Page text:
31 October 2011
On Wednesday, October 26th, The Junior League of Pelham gathered approximately 40 community leaders at the Pelham Art Center to discuss how community non-profit organizations can foster engagement—through face-to-face interaction, word of mouth, digital outreach, and especially collaboration—to succeed. Lynn Honeysett, Executive Director of the Pelham Art Center, explained that while organizations may have a tendency to be self-protective during challenging economic periods, “It’s exactly at this time you want to lay out plans for growth, and the best way to do that is through collaboration.”
Why collaborate? First, it allows organizations to diminish hard costs while expanding their reach, broadening their demographics and fostering good feelings, Honeysett explained. “Building positive impressions is the cornerstone of any brand,” she said. She cited two recent examples of collaboration in the area: the New Rochelle Arts Fest (a gallery tour by trolley that spurred restaurants to fill and businesses to prosper) and the synergy between the Pelham Picture House and Bistro Rollin, which showed the Brazilian movie Black Orpheus and offered a Brazilian menu on the same night to offer Pelhamites a cultural immersion.
Kristin van Ogtrop, Managing Editor of Real Simple, emphasized that one key to a successful partnership is recognizing the needs of your clients—whether they are community members or magazine readers—and meeting them. “It’s about giving her what she wants,” Ogtrop said. The success of a partnership also depends on each group’s ability to surrender some control, she says. Van Ogtrop cited Real Simple’s collaboration with Crate & Barrel, Mead and Yahoo as examples of successful collaborations. Van Ogtrop encouraged participants to “Consider who you would like to partner with to achieve likeminded goals.”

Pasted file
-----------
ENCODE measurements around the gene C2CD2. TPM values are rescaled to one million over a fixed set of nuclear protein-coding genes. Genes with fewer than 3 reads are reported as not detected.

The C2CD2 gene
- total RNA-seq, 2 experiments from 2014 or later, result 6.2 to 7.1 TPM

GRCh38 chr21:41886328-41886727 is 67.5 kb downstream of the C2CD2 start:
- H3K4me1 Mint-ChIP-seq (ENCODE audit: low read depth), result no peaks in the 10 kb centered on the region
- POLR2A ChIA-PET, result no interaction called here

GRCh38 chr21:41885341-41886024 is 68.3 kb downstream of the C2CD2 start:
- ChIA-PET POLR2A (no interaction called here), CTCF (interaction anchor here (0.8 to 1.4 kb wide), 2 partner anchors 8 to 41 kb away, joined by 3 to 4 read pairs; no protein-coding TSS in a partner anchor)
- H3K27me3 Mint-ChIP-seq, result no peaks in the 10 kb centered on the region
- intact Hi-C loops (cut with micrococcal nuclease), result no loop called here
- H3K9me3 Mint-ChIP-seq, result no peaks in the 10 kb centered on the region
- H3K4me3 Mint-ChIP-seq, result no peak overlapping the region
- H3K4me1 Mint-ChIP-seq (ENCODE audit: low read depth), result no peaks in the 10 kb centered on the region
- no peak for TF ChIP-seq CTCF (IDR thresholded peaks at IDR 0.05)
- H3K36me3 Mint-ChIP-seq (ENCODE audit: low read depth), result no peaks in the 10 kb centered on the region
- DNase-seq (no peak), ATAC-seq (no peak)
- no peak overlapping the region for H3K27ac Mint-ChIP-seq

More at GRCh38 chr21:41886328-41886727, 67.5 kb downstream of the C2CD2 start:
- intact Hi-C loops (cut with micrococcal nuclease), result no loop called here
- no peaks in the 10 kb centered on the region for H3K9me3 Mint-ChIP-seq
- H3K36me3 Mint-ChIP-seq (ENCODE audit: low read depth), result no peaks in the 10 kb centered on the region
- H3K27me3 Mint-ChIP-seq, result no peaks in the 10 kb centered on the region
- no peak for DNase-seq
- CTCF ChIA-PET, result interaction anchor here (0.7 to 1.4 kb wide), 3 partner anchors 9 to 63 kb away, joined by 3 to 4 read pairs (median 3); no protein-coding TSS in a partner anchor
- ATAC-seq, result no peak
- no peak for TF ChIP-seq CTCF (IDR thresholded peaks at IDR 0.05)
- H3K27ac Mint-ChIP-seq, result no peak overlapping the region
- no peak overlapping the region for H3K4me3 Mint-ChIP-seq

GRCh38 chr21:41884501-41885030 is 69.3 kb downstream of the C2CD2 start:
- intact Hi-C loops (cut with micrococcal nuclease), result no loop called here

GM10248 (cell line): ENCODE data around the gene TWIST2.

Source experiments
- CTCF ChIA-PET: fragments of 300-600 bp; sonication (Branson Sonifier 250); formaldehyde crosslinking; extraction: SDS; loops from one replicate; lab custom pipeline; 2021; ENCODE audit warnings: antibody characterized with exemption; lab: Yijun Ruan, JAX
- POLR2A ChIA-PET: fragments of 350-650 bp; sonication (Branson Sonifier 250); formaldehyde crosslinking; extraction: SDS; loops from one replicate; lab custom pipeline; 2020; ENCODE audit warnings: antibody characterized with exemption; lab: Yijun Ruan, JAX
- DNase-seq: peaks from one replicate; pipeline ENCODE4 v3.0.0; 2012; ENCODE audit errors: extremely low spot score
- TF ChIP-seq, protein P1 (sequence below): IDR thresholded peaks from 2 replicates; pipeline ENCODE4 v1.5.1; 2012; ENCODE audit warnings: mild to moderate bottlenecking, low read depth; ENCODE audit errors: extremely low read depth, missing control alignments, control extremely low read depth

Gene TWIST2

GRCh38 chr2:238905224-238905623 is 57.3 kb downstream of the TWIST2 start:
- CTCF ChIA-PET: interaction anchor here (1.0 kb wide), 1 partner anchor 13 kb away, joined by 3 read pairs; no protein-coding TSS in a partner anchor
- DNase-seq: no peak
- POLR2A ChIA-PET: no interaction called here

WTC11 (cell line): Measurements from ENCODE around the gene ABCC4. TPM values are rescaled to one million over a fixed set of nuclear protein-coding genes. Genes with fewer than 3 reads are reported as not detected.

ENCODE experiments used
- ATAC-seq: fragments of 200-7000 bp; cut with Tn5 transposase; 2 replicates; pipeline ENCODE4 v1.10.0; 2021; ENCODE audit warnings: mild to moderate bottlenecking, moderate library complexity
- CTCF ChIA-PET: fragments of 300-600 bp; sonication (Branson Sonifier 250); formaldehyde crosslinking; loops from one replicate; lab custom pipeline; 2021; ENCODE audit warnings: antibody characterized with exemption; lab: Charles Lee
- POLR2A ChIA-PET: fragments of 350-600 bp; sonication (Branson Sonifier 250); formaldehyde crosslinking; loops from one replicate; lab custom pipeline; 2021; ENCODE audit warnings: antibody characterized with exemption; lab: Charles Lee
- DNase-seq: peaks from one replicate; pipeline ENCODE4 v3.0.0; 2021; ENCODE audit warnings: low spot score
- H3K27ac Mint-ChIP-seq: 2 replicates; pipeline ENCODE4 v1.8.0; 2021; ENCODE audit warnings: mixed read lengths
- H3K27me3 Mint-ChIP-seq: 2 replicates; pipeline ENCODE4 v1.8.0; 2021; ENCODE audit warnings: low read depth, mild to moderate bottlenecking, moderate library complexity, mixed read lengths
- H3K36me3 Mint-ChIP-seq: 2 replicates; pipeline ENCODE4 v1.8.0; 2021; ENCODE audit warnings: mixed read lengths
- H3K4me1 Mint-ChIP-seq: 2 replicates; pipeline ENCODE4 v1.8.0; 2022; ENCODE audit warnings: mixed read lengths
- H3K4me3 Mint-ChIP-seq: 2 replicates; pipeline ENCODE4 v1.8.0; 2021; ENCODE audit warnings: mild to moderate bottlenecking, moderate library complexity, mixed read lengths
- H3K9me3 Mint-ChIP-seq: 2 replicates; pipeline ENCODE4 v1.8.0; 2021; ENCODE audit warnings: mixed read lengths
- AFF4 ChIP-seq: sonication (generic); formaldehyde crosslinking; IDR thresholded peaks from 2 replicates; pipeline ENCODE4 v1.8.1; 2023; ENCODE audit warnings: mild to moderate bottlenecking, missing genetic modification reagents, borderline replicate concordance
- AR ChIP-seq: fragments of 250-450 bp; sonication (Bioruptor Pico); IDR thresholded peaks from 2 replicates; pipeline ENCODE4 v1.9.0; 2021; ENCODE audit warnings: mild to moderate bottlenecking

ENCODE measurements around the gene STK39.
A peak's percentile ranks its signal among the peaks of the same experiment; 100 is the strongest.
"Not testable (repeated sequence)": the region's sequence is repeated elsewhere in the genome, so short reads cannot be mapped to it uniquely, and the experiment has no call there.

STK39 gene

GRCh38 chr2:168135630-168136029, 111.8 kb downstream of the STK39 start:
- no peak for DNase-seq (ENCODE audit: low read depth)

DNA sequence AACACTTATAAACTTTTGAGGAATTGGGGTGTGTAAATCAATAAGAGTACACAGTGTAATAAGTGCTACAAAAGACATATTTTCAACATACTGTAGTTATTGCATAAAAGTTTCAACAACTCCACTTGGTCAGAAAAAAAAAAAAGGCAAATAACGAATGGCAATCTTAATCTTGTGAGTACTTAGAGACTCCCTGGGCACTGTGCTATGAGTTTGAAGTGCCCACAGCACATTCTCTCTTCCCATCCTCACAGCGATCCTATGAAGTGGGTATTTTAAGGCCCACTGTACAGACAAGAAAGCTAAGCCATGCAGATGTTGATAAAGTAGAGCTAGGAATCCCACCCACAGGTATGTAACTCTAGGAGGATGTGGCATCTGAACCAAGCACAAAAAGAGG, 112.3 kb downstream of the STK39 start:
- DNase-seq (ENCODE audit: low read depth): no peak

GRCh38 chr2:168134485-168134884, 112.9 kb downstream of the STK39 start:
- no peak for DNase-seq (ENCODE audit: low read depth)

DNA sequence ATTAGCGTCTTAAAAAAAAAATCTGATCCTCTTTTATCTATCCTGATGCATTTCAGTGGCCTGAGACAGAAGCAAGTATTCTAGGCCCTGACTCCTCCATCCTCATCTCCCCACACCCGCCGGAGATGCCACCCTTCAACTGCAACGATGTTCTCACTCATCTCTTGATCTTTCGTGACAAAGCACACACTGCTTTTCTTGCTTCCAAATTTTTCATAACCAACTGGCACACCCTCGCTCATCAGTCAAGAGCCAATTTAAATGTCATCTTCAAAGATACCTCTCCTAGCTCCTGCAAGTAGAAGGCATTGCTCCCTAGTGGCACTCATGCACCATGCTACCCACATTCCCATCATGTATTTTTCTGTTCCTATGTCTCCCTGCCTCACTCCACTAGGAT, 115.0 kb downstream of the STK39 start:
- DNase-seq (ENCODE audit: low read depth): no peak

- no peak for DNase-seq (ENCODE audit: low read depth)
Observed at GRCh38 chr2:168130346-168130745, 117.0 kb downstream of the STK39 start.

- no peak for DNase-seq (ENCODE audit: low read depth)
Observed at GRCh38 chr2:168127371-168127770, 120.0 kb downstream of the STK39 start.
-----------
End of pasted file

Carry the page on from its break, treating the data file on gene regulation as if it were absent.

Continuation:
Past JLP President and new PACT director Virginia Hartmere said that collaboration is key to her organization’s work as well. “As a community coalition, we try to involve everyone in this community in our mission,” she says. PACT created a Social Marketing Manager position, now filled by Christine Spana, to impassion Pelhamites to become aware of, engaged by, and moved to action by PACT.
JLP President Daragh Murphy said, “In keeping with the 360 theme, the league goals for this year are to develop best practices by incorporating the BBB Wise Giving Alliance Standards for Charity Accountability into its day-to-day running of the league, including its strategic long term endeavor to development women as civic and community leaders.”
Community Outreach VP Aisling Bier reminded the community partners about JLP’s grant program, which provides funding to community programs and projects in Pelham and surrounding communities that address the JLP’s focus areas of healthy families, education and downtown Pelham improvement.
Event co-chair Zoe Henriquez underscored that this event was only a first handshake, and that participants should continue the conversation by joining the Facebook “Pelham Community Roundtable” group, which provides communication and outreach between non-profit community organizations in and around Pelham. The ultimate goal is for community leaders to continue the conversation off-line as well. “When we think of ‘social,’ the first thing that comes to mind is social media, but it’s social interaction,” Henriquez said. Mary Beth Fisher, event co-chair and last year’s JLP President, encouraged more meet-ups by telling the crowd that, “This event doesn’t have to happen only once a year.”
The JLP thanks all of the groups that participated, and particularly Lynn Honeysett and the staff of the Pelham Art Center, for their hospitality.
The Junior League of Pelham is an organization of women committed to promoting voluntarism, developing the potential of women, and improving communities through the effective action and leadership of trained volunteers. Its purpose is exclusively educational and charitable. Visitwww.jlpelham.org for more information.